Then, suddenly, I figured him out.

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Into the trenches.

I was talking to my brother the other week about the notion that how far one can trace back one’s family roots has a lot to do with when/by whom it was deemed appropriate to start keeping records of ordinary people. But it’s also true that for most of us, it’s access to those records that matters.

For some time now, Canada has been working on digitizing its WWI service records. To say that Canadian service in WWI was widespread is putting it mildly. Over 600,000 Canadians enlisted, and over 400,000 of them actually served overseas. I don’t know when the project of digitizing it all started, but it was apparently this January that they finally got around to the “M” names. I hadn’t checked in a while, so when I discovered yesterday that they had indeed gotten as far as “McNally,” my day got very interesting.

I’d had Stephen Joseph McNally’s enlistment papers for a while — in a previous post, I examined what his marriage license and his enlistment papers, matched by a signature and a few other datapoints, could tell us. His full service record opens up some more details, and it gives us a window into the life of a Canadian soldier in WWI. You can find the full record here. (Note: The file includes references to traumas of war, as will the rest of this post.)

If you know a thing or two about WWI but would like a little more context on Canada’s participation, here’s Indy Neidell’s “The Great War” with a special on Canada’s participation.

Most of the 78 pages of the record deal with pension and medical records, and it is the latter I find most interesting… and most awful.

Private McNally enlisted in August 1914 and, after training, was shipped to the western front. It turns out he was kind of a scoundrel, going AWOL for something like two weeks in England before being shipped to the continent. His records reflect punishment and docked pay for that. But in November 1917, he was given a medical discharge for chronic bronchitis:

SJM Gassed and Buried.png

WWI buffs will recognize the first date as the Second Battle of Ypres, the first time that the Germans deployed chlorine gas (168 tons) in the field. The Canadians were on the French flank on 22 April 1915, including Stephen Joseph McNally. This is the same battle (April 22-25) that prompted the famous John McCrae poem, “In Flanders Fields.”

Just a month later, he found himself in Festubert, amid furious shelling. On 23 May 1915, it would seem that a falling shell buried him alive in mud and, presumably, the bodies of his mates. Small wonder that two days later, his medical record reflects the following diagnosis:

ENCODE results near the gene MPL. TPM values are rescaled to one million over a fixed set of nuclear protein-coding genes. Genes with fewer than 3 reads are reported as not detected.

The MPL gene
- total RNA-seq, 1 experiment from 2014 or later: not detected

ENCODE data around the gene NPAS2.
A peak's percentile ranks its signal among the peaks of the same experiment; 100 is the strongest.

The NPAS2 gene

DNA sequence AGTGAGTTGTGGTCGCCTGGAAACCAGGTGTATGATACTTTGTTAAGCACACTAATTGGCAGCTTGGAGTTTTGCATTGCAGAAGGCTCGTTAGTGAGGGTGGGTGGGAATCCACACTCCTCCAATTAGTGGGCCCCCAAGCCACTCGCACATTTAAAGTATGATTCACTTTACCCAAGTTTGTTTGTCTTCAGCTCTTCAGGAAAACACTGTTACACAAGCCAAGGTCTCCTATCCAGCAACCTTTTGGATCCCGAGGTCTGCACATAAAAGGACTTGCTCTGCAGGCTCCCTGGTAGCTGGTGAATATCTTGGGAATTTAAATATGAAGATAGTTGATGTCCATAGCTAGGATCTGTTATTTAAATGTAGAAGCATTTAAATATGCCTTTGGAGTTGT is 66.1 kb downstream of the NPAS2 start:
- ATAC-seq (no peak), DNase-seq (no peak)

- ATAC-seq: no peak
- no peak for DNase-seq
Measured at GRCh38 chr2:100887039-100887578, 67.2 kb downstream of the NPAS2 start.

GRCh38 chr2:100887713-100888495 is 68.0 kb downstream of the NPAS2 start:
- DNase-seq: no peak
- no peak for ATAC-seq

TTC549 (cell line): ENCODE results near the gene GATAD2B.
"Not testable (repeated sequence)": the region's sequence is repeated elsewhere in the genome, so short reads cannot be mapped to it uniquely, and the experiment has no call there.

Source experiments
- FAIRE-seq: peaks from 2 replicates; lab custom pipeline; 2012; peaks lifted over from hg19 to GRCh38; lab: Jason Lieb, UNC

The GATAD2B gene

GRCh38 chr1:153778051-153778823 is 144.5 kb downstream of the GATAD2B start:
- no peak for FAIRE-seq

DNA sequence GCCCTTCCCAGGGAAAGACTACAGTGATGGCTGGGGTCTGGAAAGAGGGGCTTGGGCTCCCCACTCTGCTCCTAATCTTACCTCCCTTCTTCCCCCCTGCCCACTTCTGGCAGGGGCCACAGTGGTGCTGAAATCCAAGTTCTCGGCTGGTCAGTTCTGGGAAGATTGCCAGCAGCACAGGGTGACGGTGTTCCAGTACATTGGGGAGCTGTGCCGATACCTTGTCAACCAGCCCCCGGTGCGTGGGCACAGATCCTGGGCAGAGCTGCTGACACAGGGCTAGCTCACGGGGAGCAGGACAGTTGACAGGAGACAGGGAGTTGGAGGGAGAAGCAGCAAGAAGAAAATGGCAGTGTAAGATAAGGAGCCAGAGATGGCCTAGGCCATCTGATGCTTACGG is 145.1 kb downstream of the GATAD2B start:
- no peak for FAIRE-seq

SJM Shock Serious

Shortly after that, it appears he returned to England, where he was under varying levels of convalescent care and worked, I think, with training squads bound for the continent. In 1916, he was still based in England, where he continued to have respiratory problems. His doctor’s notes from an October 1916 exam:

SJM 1916 Doctors Notes

One of the things I find most interesting about these notes is that family lore has him as an abusive alcoholic, but note under “Habits,” his ale consumption habits are listed as pretty normal, and he’s noted as “never” drinking “to excess.” It also notes that he claims he “did not suffer much at the time from being gassed,” even though it clearly became a problem after that. It notes that the shell-shock “after being buried by a shell” lasted for “2 months or more” — Yeah, I bet. The final note is telling, too — “Nerves got out of order + he seemed to break down.” Yeah, that sounds like a man who’s still got some issues more than a year after being gassed and buried alive in a matter of weeks.

But part of my mission is and long has been to reclaim my people, particularly in my father’s line, who were poorer, more mobile, and less likely to talk about family, for various reasons. The other thing the file provided me, which I’d been missing, was a death date: 2 February 1939. The file had given me his story (or more of it), but that one datapoint gave me something else — the man himself. As soon as I had the date, there he was, in the Edmonton Municipal Cemetery.

SJM Gravestone

Rest in peace, man. We found you.